## Forests

The SCF of forests is difficult to assess since snow on the ground is strongly masked by the overlying canopy. In addition, snow intercepted on the canopy further complicates the SCF parameterization.

A detailed representation of the radiation fluxes within the canopy is a prerequisite for the computation of the total forest albedo. Numerous canopy models which focus on radiation transfer have been developed in the past (Dickinson, 1983; Sellers, 1985; Yamazaki et al., 1992; Joseph et al., 1996). They are usually based on the two-stream approximation and thus reduce the complex radiation transfer through canopies to a one-dimensional problem. The main deficiency of these rather sophisticated models arises from the need for further assumptions, such as randomly distributed leaves, and from the necessity to make those input data available on a GCM-grid.

Therefore, a second approach involving less assumptions and only available input data is used for the development of a new SCF parameterization. Various studies (Otterman, 1984; Barker et al., 1994; Yang et al., 1997) demonstrate that the SCF over forests is likely to differ from that over grass and agricultural lands. These studies suggest that over forests, an exponential relationship between SCF and SWE is more appropriate. However, these simple approaches neglect the structure of the forests. They consider neither variations in the leaf area index nor do they distinguish broad- and needle-leaf trees. They do not account for openings in the canopy where solar radiation reaches the (possibly highly reflective snow covered) ground without being reflected at tree elements. Furthermore, the process of snow intercepted by the canopy is neglected. Most of the above processes are considered in the Canadian Land Surface Scheme (CLASS, detailed in Verseghy, 1991). This parameterization is kept as simple as possible and does not require further surface boundary fields. As CLASS does not include the relevant processes leading to variations in the snow mass intercepted by forests, a simple snow interception model was developed. The relevant equations adopted from CLASS are briefly discussed in the next subsection.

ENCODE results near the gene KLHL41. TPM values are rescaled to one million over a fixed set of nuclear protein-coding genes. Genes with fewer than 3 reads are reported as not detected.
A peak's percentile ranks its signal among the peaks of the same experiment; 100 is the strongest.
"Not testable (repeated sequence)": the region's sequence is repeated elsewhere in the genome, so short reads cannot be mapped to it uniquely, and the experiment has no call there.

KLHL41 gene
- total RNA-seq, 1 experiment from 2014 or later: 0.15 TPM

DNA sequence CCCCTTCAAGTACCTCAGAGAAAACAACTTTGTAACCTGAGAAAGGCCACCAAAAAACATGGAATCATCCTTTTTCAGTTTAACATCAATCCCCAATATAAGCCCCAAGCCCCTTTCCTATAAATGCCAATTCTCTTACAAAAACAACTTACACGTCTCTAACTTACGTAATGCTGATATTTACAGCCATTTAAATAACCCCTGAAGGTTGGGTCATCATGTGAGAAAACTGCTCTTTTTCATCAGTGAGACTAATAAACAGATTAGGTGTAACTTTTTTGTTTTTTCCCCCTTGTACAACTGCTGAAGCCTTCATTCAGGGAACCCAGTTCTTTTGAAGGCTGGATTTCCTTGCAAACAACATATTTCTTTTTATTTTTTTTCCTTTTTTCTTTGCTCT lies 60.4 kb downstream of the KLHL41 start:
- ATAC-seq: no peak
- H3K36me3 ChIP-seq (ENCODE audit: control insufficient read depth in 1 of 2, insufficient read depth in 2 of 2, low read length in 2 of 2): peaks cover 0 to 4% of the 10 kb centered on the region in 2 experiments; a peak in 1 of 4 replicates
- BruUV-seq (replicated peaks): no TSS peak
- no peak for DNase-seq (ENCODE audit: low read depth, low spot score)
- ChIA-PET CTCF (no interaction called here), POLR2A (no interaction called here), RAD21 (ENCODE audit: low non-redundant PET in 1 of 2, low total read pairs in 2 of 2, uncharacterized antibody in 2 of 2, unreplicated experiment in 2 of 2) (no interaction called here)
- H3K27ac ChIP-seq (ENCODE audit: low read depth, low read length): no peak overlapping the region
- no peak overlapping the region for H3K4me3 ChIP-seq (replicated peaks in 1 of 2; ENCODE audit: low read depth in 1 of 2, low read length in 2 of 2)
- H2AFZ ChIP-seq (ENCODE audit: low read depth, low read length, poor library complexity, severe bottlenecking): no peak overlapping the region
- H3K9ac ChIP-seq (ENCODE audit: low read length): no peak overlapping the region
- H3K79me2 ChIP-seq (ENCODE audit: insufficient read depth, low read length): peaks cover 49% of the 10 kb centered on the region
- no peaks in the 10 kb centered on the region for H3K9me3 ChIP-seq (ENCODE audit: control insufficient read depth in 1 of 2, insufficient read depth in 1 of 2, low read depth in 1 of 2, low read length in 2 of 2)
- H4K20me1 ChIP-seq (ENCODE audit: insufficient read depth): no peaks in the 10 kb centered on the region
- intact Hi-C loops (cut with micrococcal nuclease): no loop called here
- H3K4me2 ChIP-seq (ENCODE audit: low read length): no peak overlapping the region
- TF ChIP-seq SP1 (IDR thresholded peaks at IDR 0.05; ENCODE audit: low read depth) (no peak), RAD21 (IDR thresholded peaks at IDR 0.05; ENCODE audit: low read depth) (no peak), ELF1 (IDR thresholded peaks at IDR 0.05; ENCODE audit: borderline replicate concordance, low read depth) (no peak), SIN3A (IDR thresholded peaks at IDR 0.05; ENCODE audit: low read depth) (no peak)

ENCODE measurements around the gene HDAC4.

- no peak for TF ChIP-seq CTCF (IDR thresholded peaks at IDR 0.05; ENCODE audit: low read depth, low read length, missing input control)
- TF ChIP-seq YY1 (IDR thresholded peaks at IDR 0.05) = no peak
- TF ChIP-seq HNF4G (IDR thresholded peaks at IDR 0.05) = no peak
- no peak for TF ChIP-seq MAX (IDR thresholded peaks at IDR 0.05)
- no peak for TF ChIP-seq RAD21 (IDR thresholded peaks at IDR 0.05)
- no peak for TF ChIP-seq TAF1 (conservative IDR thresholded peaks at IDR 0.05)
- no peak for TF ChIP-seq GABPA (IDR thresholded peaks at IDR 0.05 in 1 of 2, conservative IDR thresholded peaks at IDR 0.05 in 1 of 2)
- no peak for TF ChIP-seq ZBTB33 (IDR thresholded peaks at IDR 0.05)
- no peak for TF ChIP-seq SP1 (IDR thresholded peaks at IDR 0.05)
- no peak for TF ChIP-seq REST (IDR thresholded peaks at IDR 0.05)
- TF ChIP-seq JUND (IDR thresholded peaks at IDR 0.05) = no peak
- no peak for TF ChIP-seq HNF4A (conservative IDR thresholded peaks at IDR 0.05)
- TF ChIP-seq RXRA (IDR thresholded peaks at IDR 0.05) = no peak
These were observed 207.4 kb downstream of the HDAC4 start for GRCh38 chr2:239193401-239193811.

### 4.4 Albedo of snow covered forests as in CLASS

CLASS computes the albedo of snow-covered forests using Eqs. 8, 9, 10, 11 and 12. Note that no other CLASS parameterizations (e.g., the computation of the snow albedo or the structure and heat conduction of the snow-pack) were adopted in ECHAM4.

CLASS allows for snow on the forest canopy. It is based on a simple algorithm, yet is dedicated to capture the principal relationships between the canopy albedo and snow water equivalent on both the underlying ground and the canopy.

The key parameter for the computation of the albedo of snow covered forests in CLASS is the sky view factor (SVF) which describes the degree of canopy closure. The SVF is related to the leaf are index by an exponential function:

SyF=e-0.5LAI